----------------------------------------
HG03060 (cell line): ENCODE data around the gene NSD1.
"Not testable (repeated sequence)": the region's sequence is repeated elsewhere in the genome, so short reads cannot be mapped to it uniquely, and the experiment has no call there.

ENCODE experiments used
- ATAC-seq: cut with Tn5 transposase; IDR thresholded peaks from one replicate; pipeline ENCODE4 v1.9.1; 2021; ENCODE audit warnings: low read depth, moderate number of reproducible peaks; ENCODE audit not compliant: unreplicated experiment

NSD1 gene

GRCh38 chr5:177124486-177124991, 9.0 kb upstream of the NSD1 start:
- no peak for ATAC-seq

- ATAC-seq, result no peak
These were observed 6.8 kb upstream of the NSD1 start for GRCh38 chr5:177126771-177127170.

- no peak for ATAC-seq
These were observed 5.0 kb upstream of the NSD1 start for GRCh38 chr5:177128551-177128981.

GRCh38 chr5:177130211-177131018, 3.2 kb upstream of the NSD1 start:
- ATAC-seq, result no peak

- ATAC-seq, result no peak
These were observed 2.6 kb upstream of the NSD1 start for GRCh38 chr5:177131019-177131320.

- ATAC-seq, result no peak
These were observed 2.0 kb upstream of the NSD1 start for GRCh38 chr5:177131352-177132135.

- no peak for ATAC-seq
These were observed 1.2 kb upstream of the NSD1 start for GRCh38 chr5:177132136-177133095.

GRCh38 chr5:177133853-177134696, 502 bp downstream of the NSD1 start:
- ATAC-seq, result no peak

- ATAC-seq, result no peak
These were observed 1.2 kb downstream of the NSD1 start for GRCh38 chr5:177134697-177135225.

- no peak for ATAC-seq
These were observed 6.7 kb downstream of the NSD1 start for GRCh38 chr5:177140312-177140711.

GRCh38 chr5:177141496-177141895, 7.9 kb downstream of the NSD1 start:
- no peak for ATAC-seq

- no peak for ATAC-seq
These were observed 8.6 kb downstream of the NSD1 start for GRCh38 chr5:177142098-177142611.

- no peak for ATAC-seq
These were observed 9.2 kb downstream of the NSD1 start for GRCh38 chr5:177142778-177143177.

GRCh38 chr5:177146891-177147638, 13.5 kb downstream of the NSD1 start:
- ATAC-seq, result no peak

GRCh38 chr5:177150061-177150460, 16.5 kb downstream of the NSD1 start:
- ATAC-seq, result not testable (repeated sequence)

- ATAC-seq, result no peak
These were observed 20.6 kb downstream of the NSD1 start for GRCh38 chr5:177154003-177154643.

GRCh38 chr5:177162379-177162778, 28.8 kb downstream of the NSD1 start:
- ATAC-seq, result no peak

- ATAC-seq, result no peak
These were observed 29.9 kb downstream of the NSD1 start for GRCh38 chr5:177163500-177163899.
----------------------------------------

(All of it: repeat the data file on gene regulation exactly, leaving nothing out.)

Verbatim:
HG03060 (cell line): ENCODE data around the gene NSD1.
"Not testable (repeated sequence)": the region's sequence is repeated elsewhere in the genome, so short reads cannot be mapped to it uniquely, and the experiment has no call there.

ENCODE experiments used
- ATAC-seq: cut with Tn5 transposase; IDR thresholded peaks from one replicate; pipeline ENCODE4 v1.9.1; 2021; ENCODE audit warnings: low read depth, moderate number of reproducible peaks; ENCODE audit not compliant: unreplicated experiment

NSD1 gene

GRCh38 chr5:177124486-177124991, 9.0 kb upstream of the NSD1 start:
- no peak for ATAC-seq

- ATAC-seq, result no peak
These were observed 6.8 kb upstream of the NSD1 start for GRCh38 chr5:177126771-177127170.

- no peak for ATAC-seq
These were observed 5.0 kb upstream of the NSD1 start for GRCh38 chr5:177128551-177128981.

GRCh38 chr5:177130211-177131018, 3.2 kb upstream of the NSD1 start:
- ATAC-seq, result no peak

- ATAC-seq, result no peak
These were observed 2.6 kb upstream of the NSD1 start for GRCh38 chr5:177131019-177131320.

- ATAC-seq, result no peak
These were observed 2.0 kb upstream of the NSD1 start for GRCh38 chr5:177131352-177132135.

- no peak for ATAC-seq
These were observed 1.2 kb upstream of the NSD1 start for GRCh38 chr5:177132136-177133095.

GRCh38 chr5:177133853-177134696, 502 bp downstream of the NSD1 start:
- ATAC-seq, result no peak

- ATAC-seq, result no peak
These were observed 1.2 kb downstream of the NSD1 start for GRCh38 chr5:177134697-177135225.

- no peak for ATAC-seq
These were observed 6.7 kb downstream of the NSD1 start for GRCh38 chr5:177140312-177140711.

GRCh38 chr5:177141496-177141895, 7.9 kb downstream of the NSD1 start:
- no peak for ATAC-seq

- no peak for ATAC-seq
These were observed 8.6 kb downstream of the NSD1 start for GRCh38 chr5:177142098-177142611.

- no peak for ATAC-seq
These were observed 9.2 kb downstream of the NSD1 start for GRCh38 chr5:177142778-177143177.

GRCh38 chr5:177146891-177147638, 13.5 kb downstream of the NSD1 start:
- ATAC-seq, result no peak

GRCh38 chr5:177150061-177150460, 16.5 kb downstream of the NSD1 start:
- ATAC-seq, result not testable (repeated sequence)

- ATAC-seq, result no peak
These were observed 20.6 kb downstream of the NSD1 start for GRCh38 chr5:177154003-177154643.

GRCh38 chr5:177162379-177162778, 28.8 kb downstream of the NSD1 start:
- ATAC-seq, result no peak

- ATAC-seq, result no peak
These were observed 29.9 kb downstream of the NSD1 start for GRCh38 chr5:177163500-177163899.